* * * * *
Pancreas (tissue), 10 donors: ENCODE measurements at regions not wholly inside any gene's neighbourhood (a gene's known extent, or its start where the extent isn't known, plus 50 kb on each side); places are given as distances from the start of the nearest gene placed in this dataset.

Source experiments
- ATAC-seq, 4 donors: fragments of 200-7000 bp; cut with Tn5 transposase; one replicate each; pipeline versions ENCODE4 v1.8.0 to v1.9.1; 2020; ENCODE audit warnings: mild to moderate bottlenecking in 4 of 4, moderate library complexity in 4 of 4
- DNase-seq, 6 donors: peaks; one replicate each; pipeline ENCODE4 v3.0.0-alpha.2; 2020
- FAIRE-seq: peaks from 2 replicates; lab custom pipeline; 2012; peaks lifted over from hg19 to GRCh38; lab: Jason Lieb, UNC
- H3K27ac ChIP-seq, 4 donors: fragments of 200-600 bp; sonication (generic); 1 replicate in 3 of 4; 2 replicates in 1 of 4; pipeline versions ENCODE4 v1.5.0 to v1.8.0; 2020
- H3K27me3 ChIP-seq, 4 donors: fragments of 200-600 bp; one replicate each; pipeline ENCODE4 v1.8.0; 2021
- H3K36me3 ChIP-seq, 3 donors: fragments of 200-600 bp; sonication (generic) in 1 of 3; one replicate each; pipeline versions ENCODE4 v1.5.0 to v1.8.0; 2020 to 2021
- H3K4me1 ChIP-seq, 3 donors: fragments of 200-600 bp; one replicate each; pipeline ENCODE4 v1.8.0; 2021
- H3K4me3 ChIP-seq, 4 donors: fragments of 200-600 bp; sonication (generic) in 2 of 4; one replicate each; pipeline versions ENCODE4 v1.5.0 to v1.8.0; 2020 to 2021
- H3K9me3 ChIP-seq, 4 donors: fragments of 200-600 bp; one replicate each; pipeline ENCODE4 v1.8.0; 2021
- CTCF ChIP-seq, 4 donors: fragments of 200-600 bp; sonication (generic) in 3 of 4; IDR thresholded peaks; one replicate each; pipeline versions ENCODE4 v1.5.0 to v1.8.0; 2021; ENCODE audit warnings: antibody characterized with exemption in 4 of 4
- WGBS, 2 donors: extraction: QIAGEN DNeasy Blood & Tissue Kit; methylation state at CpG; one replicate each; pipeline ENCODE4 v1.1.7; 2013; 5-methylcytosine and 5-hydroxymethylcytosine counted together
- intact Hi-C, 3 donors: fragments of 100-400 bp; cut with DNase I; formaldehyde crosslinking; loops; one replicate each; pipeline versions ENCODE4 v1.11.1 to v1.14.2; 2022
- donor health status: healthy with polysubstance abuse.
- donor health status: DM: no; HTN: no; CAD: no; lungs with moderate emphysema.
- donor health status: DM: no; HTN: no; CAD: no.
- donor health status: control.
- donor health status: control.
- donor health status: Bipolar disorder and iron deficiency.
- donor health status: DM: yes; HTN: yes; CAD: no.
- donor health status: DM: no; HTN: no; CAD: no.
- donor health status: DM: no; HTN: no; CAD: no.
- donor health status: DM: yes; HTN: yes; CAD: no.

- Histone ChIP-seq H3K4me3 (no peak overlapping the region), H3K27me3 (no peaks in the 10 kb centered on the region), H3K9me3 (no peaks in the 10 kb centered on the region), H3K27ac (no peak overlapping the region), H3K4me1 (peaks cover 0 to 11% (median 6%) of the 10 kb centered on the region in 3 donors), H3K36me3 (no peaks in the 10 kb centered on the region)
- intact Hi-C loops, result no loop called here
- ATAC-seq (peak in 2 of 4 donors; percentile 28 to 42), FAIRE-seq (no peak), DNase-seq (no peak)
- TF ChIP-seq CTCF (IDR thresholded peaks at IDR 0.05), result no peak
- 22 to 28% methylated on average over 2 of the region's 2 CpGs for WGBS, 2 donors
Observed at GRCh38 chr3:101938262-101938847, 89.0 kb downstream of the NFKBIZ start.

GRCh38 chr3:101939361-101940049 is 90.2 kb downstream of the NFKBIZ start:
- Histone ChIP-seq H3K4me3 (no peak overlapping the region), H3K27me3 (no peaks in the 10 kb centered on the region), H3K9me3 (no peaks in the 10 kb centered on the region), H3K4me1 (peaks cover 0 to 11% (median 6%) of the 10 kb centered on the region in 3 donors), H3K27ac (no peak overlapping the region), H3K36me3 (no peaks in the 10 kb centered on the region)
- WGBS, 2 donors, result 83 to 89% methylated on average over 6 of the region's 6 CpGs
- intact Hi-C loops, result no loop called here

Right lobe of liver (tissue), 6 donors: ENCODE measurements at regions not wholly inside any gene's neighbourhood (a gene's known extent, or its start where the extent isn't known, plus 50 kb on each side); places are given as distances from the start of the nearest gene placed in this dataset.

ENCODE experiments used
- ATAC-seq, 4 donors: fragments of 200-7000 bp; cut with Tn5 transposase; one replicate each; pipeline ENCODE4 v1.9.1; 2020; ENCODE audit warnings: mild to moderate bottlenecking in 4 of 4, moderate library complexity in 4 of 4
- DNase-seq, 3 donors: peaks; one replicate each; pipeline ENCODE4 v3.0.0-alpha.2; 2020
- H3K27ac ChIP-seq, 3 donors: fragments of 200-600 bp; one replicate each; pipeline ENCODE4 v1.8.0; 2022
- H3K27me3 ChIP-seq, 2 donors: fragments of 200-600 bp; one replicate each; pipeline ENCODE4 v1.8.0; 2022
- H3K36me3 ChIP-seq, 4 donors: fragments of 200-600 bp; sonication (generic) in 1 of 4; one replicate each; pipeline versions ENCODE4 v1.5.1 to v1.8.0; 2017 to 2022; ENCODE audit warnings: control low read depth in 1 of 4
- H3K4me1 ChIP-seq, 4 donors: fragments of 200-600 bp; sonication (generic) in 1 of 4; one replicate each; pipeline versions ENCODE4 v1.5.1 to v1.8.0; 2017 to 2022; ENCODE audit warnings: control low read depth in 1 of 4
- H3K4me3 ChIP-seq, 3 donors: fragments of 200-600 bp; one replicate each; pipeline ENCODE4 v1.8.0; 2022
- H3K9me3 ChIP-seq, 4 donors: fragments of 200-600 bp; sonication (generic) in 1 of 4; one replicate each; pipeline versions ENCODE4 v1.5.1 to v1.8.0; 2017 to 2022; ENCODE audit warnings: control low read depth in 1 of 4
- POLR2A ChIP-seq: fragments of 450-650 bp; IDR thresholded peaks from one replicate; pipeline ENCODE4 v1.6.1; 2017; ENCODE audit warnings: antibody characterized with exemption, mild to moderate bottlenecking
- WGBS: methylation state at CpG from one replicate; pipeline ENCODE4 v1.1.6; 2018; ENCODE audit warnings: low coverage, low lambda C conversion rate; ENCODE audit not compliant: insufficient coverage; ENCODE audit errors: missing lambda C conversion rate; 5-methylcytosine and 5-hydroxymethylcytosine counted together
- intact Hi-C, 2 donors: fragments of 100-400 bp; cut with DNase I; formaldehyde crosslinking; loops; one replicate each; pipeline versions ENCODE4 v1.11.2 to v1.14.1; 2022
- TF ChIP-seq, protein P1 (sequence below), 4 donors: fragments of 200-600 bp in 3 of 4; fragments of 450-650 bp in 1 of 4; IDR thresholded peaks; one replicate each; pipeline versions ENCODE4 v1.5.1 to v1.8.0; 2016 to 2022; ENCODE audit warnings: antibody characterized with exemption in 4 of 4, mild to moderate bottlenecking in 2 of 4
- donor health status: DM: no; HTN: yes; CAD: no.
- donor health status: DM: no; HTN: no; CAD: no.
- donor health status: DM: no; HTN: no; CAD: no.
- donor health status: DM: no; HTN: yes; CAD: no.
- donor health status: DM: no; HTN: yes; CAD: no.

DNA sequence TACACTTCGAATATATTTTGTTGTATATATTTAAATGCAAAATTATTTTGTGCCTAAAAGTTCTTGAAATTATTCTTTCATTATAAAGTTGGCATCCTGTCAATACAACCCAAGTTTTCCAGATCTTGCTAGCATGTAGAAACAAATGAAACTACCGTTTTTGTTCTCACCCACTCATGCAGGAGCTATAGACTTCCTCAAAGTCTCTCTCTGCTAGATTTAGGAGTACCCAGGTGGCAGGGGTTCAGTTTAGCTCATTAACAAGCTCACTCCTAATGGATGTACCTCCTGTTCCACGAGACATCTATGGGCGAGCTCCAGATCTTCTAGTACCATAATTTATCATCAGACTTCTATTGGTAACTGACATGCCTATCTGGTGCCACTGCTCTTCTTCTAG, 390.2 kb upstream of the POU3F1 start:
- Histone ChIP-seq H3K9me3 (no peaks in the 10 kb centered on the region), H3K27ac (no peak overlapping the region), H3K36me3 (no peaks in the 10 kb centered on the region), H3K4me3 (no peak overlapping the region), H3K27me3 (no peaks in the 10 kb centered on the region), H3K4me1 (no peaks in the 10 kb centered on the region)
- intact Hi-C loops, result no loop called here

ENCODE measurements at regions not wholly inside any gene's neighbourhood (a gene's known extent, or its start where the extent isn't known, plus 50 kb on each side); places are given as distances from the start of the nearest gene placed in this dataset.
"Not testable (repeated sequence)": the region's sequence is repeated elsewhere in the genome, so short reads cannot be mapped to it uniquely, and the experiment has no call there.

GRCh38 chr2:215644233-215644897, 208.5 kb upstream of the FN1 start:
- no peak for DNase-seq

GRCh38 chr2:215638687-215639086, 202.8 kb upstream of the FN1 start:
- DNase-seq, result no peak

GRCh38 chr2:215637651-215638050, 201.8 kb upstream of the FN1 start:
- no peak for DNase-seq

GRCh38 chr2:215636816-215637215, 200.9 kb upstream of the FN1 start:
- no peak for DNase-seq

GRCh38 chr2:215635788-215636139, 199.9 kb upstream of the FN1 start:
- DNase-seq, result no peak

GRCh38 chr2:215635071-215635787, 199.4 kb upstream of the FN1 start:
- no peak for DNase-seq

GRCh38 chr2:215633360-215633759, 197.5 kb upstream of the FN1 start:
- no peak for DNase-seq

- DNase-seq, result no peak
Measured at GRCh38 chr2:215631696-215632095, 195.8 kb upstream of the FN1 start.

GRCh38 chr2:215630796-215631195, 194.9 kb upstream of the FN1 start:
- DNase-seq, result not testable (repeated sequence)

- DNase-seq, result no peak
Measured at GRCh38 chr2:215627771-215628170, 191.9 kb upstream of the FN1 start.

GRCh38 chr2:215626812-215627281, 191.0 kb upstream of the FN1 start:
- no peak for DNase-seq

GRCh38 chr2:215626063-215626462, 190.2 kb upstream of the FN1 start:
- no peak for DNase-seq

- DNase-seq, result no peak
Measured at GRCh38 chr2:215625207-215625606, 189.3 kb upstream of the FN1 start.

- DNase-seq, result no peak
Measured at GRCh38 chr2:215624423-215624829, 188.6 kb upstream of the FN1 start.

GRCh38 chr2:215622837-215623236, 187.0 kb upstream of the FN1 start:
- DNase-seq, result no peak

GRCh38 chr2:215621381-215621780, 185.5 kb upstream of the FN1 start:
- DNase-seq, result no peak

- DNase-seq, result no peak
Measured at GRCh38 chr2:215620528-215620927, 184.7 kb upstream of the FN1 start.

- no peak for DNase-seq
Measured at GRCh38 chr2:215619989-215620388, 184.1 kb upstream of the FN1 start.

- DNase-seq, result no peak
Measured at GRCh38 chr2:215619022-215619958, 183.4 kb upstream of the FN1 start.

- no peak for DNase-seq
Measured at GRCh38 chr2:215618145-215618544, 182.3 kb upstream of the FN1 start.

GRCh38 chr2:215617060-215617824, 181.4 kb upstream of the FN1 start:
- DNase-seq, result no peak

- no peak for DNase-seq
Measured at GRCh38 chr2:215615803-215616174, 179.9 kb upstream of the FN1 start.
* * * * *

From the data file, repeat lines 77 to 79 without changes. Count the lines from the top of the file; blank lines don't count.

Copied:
- DNase-seq, result no peak
Measured at GRCh38 chr2:215627771-215628170, 191.9 kb upstream of the FN1 start.

GRCh38 chr2:215626812-215627281, 191.0 kb upstream of the FN1 start: